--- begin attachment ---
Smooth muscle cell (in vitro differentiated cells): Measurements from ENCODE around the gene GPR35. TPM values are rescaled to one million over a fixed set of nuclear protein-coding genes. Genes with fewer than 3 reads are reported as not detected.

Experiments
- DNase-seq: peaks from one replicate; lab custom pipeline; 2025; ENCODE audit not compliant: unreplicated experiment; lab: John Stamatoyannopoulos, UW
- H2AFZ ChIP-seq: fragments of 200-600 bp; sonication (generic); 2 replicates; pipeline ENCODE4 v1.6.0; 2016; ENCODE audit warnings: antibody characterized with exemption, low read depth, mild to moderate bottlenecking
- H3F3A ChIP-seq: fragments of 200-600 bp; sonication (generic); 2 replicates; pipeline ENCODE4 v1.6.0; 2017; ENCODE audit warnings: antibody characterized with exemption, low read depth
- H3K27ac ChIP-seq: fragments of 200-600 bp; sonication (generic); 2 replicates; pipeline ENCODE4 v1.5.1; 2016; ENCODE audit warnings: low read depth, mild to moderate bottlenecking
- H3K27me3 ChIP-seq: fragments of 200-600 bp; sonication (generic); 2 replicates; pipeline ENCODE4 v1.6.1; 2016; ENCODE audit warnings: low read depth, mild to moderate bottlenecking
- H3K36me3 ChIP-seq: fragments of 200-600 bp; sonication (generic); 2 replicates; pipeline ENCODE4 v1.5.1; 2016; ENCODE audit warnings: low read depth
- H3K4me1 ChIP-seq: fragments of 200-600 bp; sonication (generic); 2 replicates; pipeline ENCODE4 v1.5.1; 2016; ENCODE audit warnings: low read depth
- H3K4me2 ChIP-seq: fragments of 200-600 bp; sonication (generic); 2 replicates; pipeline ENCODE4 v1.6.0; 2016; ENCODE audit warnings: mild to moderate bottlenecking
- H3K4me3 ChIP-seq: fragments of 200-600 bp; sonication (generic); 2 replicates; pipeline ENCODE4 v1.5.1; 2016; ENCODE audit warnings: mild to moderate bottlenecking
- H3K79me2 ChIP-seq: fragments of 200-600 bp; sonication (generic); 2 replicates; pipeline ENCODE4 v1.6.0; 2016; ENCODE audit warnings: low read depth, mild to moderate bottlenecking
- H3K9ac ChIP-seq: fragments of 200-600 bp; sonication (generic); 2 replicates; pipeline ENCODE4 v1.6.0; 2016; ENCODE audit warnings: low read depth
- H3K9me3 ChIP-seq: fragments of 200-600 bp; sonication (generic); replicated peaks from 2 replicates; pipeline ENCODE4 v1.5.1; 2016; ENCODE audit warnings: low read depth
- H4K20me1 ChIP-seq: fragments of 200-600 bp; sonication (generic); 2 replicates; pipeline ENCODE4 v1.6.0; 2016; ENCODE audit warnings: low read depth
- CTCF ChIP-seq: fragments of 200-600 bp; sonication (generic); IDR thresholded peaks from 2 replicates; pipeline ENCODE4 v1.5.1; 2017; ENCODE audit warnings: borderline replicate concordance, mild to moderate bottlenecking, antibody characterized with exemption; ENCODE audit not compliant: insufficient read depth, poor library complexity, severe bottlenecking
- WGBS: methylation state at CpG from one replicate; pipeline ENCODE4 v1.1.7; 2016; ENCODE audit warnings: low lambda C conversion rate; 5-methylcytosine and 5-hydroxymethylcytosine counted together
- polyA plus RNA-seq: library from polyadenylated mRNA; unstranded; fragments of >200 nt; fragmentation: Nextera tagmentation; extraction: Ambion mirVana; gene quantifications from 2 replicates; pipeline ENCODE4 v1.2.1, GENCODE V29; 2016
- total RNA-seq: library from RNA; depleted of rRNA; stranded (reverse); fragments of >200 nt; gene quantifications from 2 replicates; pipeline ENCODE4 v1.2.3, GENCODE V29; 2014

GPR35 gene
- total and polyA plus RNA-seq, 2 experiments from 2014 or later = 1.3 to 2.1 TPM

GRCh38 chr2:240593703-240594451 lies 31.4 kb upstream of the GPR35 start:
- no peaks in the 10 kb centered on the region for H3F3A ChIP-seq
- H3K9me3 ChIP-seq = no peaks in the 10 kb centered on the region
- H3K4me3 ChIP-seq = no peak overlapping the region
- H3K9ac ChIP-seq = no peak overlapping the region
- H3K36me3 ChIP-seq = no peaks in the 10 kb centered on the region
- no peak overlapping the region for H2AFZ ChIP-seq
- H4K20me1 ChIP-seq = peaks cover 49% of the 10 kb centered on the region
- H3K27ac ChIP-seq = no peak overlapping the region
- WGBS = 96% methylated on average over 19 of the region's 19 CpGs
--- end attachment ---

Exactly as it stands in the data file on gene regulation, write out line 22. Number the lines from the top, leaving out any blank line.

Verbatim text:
GRCh38 chr2:240593703-240594451 lies 31.4 kb upstream of the GPR35 start: